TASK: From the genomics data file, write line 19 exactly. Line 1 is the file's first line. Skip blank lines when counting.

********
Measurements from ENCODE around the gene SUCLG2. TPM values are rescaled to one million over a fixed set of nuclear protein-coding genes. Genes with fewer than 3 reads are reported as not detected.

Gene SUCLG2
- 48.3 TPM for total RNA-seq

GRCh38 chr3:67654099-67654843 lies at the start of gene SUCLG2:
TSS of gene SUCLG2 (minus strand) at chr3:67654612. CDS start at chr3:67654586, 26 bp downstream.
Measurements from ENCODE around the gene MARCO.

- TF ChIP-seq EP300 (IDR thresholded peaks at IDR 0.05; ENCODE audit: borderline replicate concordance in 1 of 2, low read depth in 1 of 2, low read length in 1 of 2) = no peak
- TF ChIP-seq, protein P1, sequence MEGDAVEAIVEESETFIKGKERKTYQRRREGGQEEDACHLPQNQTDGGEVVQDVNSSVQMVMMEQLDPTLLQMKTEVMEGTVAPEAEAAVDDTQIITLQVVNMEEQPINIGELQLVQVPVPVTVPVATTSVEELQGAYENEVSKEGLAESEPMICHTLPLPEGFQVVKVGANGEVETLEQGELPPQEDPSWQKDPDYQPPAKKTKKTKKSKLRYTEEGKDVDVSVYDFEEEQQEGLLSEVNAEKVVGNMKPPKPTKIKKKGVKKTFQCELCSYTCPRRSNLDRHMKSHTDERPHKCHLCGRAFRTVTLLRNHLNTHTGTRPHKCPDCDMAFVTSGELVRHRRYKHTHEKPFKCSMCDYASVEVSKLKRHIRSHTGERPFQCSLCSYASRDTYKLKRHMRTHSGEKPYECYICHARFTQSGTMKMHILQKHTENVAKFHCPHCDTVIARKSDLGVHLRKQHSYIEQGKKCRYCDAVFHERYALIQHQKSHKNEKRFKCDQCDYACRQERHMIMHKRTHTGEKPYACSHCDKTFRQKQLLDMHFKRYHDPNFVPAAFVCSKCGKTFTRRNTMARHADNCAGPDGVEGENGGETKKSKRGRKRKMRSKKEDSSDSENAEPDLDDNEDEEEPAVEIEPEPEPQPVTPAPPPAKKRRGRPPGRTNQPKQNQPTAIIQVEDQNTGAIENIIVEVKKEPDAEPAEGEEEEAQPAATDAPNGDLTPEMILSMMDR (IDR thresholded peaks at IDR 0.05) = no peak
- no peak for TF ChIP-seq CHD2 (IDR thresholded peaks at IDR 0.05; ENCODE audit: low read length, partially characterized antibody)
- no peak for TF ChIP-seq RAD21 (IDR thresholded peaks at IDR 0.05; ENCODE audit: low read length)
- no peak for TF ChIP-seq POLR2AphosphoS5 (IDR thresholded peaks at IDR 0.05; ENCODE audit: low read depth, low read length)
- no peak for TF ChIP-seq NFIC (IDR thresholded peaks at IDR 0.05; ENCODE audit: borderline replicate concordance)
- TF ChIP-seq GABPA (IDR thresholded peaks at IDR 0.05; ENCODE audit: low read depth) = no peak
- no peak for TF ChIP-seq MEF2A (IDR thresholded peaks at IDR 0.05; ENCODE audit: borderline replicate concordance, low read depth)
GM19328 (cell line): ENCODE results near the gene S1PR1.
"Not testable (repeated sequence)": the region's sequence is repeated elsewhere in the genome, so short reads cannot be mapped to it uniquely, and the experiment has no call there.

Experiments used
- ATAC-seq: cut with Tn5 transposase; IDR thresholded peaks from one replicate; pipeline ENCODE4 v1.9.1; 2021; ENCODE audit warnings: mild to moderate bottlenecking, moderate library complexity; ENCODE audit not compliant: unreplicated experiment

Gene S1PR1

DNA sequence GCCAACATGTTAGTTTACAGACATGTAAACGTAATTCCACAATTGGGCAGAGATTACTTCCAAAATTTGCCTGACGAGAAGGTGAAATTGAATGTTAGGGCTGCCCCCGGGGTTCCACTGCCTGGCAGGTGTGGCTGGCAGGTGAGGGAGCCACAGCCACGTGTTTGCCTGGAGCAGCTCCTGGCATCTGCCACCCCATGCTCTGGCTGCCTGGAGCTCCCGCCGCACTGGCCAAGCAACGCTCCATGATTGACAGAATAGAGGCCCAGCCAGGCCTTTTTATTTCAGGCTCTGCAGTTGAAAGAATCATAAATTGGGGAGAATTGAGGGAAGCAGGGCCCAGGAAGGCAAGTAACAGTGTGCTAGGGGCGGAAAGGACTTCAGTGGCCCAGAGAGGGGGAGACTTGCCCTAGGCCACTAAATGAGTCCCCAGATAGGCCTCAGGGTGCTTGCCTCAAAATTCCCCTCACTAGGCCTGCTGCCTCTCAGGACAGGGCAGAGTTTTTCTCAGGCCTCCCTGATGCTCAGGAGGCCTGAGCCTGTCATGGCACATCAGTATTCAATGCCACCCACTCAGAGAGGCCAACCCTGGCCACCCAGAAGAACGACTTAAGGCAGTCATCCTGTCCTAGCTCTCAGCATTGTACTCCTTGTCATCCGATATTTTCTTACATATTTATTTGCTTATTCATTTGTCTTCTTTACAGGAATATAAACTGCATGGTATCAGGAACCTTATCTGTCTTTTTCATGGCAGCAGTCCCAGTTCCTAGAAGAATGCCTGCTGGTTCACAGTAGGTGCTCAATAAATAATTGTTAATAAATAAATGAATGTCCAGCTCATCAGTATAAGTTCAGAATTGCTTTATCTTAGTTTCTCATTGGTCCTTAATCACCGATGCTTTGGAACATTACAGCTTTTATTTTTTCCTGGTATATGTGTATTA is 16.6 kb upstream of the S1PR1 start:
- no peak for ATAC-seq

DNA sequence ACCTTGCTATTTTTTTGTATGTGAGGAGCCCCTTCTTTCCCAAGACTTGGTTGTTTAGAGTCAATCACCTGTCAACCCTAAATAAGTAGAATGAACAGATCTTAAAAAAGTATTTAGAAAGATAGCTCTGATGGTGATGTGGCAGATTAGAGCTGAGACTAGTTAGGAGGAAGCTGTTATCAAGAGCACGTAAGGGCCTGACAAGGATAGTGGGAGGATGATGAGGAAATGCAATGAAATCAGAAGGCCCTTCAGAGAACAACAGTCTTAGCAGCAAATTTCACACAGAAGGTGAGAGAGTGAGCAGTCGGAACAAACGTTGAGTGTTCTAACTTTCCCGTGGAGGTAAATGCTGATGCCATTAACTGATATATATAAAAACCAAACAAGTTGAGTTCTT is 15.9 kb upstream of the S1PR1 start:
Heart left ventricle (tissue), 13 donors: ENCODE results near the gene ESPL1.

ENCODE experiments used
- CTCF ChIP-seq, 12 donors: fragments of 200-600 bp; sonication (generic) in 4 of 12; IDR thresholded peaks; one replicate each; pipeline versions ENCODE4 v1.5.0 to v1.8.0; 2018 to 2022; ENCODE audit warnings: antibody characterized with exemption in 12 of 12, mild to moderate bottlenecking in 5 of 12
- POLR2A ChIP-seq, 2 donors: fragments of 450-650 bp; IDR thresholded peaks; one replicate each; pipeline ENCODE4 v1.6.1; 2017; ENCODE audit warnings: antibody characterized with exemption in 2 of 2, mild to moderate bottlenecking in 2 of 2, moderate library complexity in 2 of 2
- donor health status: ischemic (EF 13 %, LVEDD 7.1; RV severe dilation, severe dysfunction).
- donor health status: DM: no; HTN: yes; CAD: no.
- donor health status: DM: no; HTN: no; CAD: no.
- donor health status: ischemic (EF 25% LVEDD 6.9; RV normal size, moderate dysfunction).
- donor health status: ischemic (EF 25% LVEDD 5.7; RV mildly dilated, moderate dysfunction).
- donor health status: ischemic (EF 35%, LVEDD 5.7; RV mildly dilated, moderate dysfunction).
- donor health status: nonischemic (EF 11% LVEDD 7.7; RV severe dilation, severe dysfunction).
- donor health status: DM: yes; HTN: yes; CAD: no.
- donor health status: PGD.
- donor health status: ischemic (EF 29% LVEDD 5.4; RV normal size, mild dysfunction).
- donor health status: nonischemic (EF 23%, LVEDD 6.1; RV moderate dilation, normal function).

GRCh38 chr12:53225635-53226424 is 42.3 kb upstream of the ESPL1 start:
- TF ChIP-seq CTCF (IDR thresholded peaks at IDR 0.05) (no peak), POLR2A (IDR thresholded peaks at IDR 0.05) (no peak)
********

Gene S1PR1